October 10, 2021
First the good news: on October 8, 2021, California Governor Newsom signed SB 389, which permits restaurants and some types of suppliers to sell for pickup mixed drinks, wine in single serving containers, and manufacturer-sealed containers of distilled spirits. SB 389 codifies California’s Covid-19 “cocktails-to-go” regulatory relief that has been in place since March 2020. Now the bad news: SB 389 does not allow all of the privileges permitted under the current regulatory relief, and most notably, it does not enable delivery of spirits, mixed drinks, or single servings of wine, and it is instead limited to pickup. The bill adds Section 23401.5 to the California Business & Professions Code, and will go into effect on January 1, 2022. The new law is set to expire at the end of 2026.
SB 389 applies to the following types of California ABC licensees, which must notify the California ABC prior to taking advantage of the new privileges: on-sale licensees with bona fide public eating places that have off-sale privileges (this includes primarily Type 41, 47, and 75 licensees that don’t have license conditions that prohibit off-premises sales); licensed beer manufacturers (Type 1 and 23 licensees); licensed wine manufacturers (Type 2 licensees); and, licensed craft distillers that operate bona fide public eating places at their premises of production (Type 74 licensees).
The above types of licensees will have the following privileges under new Section 23401.5: 1) licensees with distilled spirits off-sale privileges (applies primarily to Type 47, 74 (with bona fide eating place), and 75 licensees) can sell distilled spirits in manufacturer-prepackaged containers for pickup; 2) licensees can sell alcoholic beverages, except beer, not in manufacturer-packages containers (i.e., cocktails-to-go) provided several conditions are met, including the following:
Orders for alcoholic beverages under SB 389 can be placed online, by phone, or in person, but must be picked-up by the consumer, and delivery is prohibited. Lastly, the new law gives the ABC discretion to impose conditions on licenses to limit or prohibit the sale of alcoholic beverages under the new law, and it includes a mechanism for licensees to challenge any such conditions.SB 389 adds California to the list of more than 20 states that have codified cocktails-to-go privileges that were first implemented in 2020 as part of various types of emergency Covid-19 relief for restaurants and other industry members. California’s Notices of Regulatory Relief (see here and here) that address cocktails-to-go expire on December 31, so the new law will allow cocktails-to-go to continue with no lapse. However, SB 389 does not extend all cocktails-to-go privileges, and most notably, delivery privileges will expire on December 31. Similarly, all other Covid-19 regulatory relief related to delivery will expire at the end of the year. For restaurants, that means delivery privileges will be limited to beer and wine in manufacturer-packaged containers, and any license conditions limiting off-sale and delivery privileges will go back into effect.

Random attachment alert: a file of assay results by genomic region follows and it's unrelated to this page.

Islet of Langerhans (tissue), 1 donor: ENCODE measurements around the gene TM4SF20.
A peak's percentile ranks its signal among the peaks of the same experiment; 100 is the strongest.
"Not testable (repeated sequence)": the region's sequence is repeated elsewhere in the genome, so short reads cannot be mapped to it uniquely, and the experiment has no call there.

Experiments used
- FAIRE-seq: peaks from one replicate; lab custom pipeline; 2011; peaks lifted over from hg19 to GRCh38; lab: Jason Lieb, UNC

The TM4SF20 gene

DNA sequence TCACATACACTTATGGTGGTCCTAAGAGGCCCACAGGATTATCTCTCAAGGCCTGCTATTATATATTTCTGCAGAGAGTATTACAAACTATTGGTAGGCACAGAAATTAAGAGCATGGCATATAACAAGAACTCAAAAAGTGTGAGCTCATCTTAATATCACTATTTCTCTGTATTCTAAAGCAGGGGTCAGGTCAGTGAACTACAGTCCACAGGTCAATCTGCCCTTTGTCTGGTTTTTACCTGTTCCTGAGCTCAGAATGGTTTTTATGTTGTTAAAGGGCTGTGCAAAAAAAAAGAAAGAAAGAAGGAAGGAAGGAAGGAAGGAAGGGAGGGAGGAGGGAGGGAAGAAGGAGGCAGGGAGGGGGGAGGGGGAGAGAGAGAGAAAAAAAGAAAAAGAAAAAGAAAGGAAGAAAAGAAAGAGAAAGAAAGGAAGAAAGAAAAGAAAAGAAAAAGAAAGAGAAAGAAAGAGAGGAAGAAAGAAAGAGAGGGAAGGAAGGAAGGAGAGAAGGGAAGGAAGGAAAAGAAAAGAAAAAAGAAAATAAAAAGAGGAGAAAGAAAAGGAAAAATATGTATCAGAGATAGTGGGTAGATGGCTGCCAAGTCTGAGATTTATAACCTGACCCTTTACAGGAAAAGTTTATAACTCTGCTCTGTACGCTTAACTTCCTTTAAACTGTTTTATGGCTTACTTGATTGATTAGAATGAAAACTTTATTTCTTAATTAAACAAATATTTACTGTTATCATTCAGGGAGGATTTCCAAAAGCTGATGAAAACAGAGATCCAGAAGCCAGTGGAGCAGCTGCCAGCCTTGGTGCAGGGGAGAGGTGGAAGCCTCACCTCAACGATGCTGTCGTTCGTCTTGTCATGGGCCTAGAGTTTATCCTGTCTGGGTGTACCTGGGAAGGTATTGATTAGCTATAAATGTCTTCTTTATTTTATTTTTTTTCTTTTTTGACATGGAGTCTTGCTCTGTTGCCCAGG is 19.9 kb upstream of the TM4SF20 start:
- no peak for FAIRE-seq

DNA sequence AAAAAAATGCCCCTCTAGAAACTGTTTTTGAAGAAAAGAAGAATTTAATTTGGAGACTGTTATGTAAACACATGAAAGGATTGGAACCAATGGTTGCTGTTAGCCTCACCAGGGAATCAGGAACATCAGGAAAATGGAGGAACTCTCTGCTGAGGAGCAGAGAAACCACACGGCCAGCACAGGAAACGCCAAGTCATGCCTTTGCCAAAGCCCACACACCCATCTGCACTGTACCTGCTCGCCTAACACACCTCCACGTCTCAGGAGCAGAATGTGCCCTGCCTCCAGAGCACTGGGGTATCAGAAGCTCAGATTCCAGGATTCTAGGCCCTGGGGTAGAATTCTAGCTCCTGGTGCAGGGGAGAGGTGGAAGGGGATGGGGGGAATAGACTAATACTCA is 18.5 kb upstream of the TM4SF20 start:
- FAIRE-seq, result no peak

If you’d like more information about this law, contact the attorneys at Strike Kerr & Johns.
October 05, 2021
California Wineries Can Now Operate Two Off-Site Tasting Rooms, Duplicate Tasting Rooms Can Sell and Deliver Wine in Consumer-Provided Containers, and Manufacturers Can Promote Donations Related to Alcohol Sales.
California Governor Newsom recently signed a series of bills into law that loosen restrictions on wineries’ duplicate tasting rooms and allow alcohol manufacturers to promote their charitable donations related to alcohol sales. The bills below become effective January 1, 2022. The following synopses address these recent changes:
California Type 02 winegrowers have traditionally been limited to operating a tasting room on their primary licensed premises, as well as one “duplicate” premises where the winegrower does not conduct winemaking operations. Per SB 19’s revisions to California Business and Professions Code section 23390.5(b), a Type 02 licensee can now operate two duplicate tasting rooms located off the winery’s primary winemaking premises - three tasting rooms in total. This bill is a welcome change for wineries interested in expanding their footprints within the state.
Currently, wineries and brandy manufacturers are permitted to exercise most of their normal privileges at duplicate tasting rooms. However, there is an exception that expressly precludes wineries and brandy manufacturers from selling or delivering wine to consumers in “containers supplied, furnished, or sold by the consumer.” See Cal. Bus. & Prof. Code § 23390(a)(3). AB 239 deletes this exception and allows duplicate tasting rooms to fill bottles provided by consumers.
Like most states, California does not allow industry members to influence alcohol sales by providing premiums, gifts or free goods in connection with the sale and distribution of their products. See Cal. Bus. & Prof. Code § 25600. There is an exception that allows alcohol manufacturers to make charitable donations; however, historically, manufacturers could not advertise those donations in relation to the sale of alcohol, e.g., “buy X product and we’ll donate $$$ to charity Y.” (Those types of offers are commonplace in California, but technically noncompliant, in the view of the California ABC.)